Japan Geoscience Union Meeting 2018

Presentation information

[JJ] Oral

S (Solid Earth Sciences) » S-VC Volcanology

[S-VC41] Active Volcanism

Tue. May 22, 2018 9:00 AM - 10:30 AM Convention Hall A (CH-A) (2F International Conference Hall, Makuhari Messe)

convener:Yuta Maeda(Nagoya University), Takahiro Miwa(National research institute for earth science and disaster prevention), Yosuke Aoki(東京大学地震研究所, 共同), Takeshi Nishimura(Department of Geophysics, Graduate School of Science, Tohoku University), Takahiro Ohkura(Aso Volcanological Laboratory, Institute for Geothermal Sciences, Graduate School of Science, Kyoto University), Satoshi Okumura(Division of Earth and Planetary Materials Science, Department of Earth Science, Graduate School of Science, Tohoku University), Tomofumi Kozono(Department of Geophysics, Graduate School of Science, Tohoku University), Chairperson:Aoki Yosuke, Maeda Yuta(Nagoya University)

9:45 AM - 10:00 AM

[SVC41-16] Deep low-frequency earthquakes beneath Zao volcano: Analysis with Matched Filter method

*Takuma Ikegaya1, Mare Yamamoto1 (1.Graduate School of Science, Tohoku University)

Keywords:Zao volcano, deep low-frequency earthquakes, Matched Filter method

The 2011 Tohoku Earthquake (Mw: 9.0) caused large crustal deformation in and around the Tohoku region, and strongly affected the condition of volcanic fluids in the deep crust. As an example suggesting such influence, change in activities of deep low-frequency (DLF) earthquakes occurring in the lower crust have been observed and reported at several volcanoes in the Tohoku region after the earthquake. The analysis of DLF earthquakes is thus considered to be one of the important keys to infer the activity of deep magma and to assess the potential risks of mid- to long-term volcanic activity after a huge earthquake. In addition, the analysis of the correlation between deep and shallow volcanic earthquakes may provide us important information on the fluid transportation through the crust. In this presentation, we report the preliminary results of our analysis of the DLF earthquakes beneath Zao volcano using the Matched Filter method, and discuss the temporal variation of DLF activities after the 2011 Tohoku Earthquake.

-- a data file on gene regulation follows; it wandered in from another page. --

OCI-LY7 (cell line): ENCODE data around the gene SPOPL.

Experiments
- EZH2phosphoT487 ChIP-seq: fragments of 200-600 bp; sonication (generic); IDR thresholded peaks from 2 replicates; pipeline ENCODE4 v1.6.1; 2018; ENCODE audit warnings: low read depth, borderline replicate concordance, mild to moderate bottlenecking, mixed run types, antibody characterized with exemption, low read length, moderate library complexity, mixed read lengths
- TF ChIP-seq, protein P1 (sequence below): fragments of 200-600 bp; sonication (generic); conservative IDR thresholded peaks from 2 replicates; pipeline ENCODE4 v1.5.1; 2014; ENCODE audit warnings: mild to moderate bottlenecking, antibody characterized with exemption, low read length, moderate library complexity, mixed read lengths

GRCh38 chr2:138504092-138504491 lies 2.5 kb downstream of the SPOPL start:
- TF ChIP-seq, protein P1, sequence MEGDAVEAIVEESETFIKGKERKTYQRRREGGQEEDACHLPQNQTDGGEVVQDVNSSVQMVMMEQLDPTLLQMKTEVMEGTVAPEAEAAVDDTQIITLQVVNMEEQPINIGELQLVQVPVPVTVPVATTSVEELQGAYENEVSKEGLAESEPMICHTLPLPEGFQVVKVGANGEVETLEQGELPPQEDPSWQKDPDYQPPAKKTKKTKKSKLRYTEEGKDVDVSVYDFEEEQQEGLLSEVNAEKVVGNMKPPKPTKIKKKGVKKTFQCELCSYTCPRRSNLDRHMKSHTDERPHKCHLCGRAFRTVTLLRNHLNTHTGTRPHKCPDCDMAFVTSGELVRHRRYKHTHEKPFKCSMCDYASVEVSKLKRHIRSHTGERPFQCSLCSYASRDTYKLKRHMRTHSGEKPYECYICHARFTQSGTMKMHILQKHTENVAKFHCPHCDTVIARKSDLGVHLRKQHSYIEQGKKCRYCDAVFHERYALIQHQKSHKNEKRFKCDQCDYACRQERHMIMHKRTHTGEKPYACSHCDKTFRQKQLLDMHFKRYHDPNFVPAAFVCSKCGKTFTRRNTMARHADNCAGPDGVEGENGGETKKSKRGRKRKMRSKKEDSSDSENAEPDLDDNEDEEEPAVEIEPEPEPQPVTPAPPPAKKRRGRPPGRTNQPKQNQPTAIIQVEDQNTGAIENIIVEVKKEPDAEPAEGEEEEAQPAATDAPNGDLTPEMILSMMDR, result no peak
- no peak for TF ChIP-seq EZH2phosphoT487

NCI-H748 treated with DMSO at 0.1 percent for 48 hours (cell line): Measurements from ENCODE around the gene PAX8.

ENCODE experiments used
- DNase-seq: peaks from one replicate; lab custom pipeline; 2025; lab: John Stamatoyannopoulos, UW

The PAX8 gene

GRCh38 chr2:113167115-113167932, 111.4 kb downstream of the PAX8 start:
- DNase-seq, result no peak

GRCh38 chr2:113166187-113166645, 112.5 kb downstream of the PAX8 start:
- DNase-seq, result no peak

Zao volcano is located on the border between Yamagata and Miyagi prefectures, and many eruptive activities including the occurrence of phreatic eruptions have been documented. After the 2011 Tohoku Earthquake, the number of DLF earthquakes beneath Zao volcano started increasing, and volcanic earthquakes and long-period earthquakes which occurred in the shallow depth (up to depth of about 2 km) have been observed since 2013. To investigate the spatio-temporal change of such seismic activities, the number of earthquakes, the hypocenter and the magnitude are the most fundamental information. On the other hand, in the JMA unified earthquake catalog, the completeness of the listing is not guaranteed in the magnitude range of small DLF earthquakes. Therefore, to detect small DLF earthquakes and improve the completeness of the event listing, we applied Matched Filter method (MF method) to the seismic record observed around Zao volcano.
In the analysis using MF method, we used the continuous three-components waveform data recorded at three permanent stations: Shichigashuku (TU.SHC), Kamafusa (TU.KMF) operated by Tohoku University, and Hi-net Kaminoyama (N.KMYH) by NIED. 146 DLF earthquakes beneath Zao volcano which are listed in the JMA catalog between January 2012 and September 2016 were selected as template earthquakes. In the MF analysis, we used a frequency band of 1-8 Hz covering the dominant frequency of DLF earthquakes, and used a 30 sec-long window for the template waveforms. In order to extract the characteristics of DLF seismic activity and to examine the detection threshold in the MF method, we first examined the cross correlation of all template earthquake pairs and the distribution of the maximum correlation value. As a result, it became clear that even those earthquake pairs whose time separation are several years yield high correlation values. Moreover, from the correlation of the template earthquakes, we found that, it is needed to set the threshold to about 0.2 in the MF method to detect all of the listed DLF earthquakes. Based on these considerations, we applied the MF method to continuous record using all templates, and detected DLF earthquakes which are not listed in the JMA catalog. The magnitudes of these DLF events estimated from the amplitude ratio with the template earthquakes are within a range of -0.3 to 0.1. This means that we succeeded in detecting small DLF earthquakes which are missed in the JMA catalog. On the other hand, there are a few cases that the known DLF earthquakes could not be detected possibly due to the absence of appropriate template earthquakes.
Our further analysis including the analysis over longer time period may reveal the activity of DLF earthquakes in more detail, and contribute to the better understanding of deep magmatic process beneath Zao volcano.